We have general information about surgery in our surgery section and you can find information there that may help you. For specific information about the type of operation you will need you can ask your doctor or specialist nurse. They will be happy to talk things through with you.

 

Limb sparing surgery

If your sarcoma is in an arm or leg, your surgeon may be able to remove just the cancer and a surrounding area of healthy tissue. They call this limb sparing surgery. You will be in hospital for about 7 to 10 days after this type of surgery. Unless you have a low grade sarcoma, it is likely that you will have radiotherapy after your wound has healed (about 6 weeks later). The radiotherapy lowers the chance of the cancer coming back in that area.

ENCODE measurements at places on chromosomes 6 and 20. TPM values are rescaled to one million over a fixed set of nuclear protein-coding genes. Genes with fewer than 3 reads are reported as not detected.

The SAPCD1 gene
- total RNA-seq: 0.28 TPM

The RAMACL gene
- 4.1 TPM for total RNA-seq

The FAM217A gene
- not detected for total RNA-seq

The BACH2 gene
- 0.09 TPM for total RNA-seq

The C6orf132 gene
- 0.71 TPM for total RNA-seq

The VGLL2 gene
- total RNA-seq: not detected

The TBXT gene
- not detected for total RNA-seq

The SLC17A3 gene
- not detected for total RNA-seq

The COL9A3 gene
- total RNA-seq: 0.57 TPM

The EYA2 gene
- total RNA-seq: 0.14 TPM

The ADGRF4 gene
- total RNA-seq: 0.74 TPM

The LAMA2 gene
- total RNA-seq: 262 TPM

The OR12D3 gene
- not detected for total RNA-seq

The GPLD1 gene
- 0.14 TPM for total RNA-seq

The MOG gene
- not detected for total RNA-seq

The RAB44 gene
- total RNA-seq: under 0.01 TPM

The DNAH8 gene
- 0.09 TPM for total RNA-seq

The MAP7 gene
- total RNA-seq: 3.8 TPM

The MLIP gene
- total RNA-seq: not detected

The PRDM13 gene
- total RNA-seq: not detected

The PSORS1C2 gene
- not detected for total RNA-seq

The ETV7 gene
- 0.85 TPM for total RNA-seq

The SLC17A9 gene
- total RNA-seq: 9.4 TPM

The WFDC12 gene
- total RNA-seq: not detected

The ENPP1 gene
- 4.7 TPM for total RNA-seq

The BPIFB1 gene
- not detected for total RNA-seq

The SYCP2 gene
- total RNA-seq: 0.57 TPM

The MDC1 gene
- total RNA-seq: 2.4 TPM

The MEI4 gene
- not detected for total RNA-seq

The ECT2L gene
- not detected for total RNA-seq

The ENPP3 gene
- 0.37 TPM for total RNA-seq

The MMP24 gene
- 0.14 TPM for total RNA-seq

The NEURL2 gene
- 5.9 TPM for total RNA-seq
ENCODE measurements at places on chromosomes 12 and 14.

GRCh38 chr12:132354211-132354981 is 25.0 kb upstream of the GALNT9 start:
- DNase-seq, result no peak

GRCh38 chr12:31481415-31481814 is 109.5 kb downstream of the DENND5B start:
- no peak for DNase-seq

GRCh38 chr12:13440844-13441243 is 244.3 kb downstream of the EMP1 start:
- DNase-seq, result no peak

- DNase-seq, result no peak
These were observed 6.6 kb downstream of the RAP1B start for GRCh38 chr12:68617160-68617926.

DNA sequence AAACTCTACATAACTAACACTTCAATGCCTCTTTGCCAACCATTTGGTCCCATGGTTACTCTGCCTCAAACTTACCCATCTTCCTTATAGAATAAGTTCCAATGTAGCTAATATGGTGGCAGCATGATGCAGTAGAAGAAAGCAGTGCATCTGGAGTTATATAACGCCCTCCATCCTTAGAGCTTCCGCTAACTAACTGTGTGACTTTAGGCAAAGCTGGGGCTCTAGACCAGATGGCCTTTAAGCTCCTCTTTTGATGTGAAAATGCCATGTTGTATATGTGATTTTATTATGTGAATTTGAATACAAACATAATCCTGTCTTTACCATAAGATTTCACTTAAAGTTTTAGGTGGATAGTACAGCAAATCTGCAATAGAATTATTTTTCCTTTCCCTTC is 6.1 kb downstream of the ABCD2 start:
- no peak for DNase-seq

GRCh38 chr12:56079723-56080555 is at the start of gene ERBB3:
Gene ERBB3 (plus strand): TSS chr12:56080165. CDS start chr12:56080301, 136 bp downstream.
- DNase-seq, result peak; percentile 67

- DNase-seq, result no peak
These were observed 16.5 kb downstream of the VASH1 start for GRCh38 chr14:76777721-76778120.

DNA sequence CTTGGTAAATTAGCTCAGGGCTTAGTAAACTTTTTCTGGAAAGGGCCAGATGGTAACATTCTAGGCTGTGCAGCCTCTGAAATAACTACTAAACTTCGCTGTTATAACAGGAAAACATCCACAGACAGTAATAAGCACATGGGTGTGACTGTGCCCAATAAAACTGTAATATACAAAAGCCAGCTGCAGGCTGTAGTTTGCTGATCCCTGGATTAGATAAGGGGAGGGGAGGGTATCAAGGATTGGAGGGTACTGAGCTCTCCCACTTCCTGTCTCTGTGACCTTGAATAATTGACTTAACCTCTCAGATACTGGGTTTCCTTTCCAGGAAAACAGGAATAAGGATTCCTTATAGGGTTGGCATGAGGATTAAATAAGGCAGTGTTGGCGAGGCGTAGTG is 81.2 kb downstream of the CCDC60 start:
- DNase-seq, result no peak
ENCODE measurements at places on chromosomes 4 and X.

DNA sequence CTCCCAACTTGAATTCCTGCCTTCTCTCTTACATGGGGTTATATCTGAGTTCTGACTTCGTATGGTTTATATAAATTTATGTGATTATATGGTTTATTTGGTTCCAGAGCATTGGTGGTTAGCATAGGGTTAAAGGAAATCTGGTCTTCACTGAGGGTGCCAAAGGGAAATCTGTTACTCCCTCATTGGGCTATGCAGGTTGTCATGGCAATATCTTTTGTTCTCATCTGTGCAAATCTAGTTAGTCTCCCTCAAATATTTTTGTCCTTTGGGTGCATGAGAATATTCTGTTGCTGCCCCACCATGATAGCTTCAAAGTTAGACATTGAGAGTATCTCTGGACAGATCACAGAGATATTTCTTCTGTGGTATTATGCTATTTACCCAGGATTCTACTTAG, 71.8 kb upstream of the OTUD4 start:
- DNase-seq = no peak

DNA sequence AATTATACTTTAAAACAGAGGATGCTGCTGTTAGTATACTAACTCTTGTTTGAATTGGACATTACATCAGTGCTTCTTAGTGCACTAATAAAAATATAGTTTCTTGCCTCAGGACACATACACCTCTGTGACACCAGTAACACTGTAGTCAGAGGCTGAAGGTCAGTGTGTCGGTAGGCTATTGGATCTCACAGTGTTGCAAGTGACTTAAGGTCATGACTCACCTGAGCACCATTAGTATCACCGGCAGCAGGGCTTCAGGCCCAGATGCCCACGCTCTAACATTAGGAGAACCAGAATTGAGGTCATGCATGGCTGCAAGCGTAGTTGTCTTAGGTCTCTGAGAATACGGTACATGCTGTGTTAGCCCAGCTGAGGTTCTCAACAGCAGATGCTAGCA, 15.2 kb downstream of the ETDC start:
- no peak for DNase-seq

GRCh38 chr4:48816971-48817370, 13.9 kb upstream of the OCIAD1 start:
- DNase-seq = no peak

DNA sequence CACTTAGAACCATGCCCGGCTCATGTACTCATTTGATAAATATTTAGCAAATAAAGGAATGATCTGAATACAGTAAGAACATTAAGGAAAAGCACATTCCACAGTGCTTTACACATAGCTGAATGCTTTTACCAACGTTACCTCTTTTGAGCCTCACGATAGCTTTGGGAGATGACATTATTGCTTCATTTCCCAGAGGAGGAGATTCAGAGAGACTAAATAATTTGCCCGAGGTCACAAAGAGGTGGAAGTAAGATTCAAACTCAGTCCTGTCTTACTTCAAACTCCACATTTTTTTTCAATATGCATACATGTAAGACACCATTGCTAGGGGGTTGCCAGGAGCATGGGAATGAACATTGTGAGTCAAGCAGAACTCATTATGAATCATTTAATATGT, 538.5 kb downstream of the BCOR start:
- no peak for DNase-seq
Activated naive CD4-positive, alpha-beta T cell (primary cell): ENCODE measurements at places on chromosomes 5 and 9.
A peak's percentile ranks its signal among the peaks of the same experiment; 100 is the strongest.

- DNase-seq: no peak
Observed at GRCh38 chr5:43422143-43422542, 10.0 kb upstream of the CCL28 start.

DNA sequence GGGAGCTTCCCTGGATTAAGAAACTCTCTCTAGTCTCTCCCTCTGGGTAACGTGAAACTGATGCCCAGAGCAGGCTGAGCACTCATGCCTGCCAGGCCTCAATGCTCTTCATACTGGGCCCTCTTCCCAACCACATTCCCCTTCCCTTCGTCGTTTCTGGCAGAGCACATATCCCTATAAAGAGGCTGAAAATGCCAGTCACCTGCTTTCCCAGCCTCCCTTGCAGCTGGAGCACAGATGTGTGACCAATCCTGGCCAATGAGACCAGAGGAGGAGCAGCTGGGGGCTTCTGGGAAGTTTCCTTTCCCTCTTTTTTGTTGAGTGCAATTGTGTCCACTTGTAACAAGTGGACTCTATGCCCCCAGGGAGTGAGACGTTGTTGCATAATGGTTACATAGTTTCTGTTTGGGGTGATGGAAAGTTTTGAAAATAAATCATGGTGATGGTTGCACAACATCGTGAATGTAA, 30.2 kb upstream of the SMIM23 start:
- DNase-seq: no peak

While your wound is healing, you may want a waterproof cover for your arm or leg, so that you can have a bath, shower or even go swimming without getting it wet.

If the sarcoma does come back, you will have another operation to remove more tissue, and may need to have your arm or leg removed (amputated) in the future.

 

Amputation

Sometimes the only way to completely get rid of a sarcoma is to remove the whole limb or a part of the limb where the sarcoma is growing. Sometimes amputation is needed because a sarcoma has come back in the same limb after previous limb sparing surgery.

If you have to have an amputation, you will have access to a specialist team of doctors, nurses, physiotherapists and prosthetists called a multidisciplinary team. The team will help you before your operation and with your recovery and rehabilitation afterwards.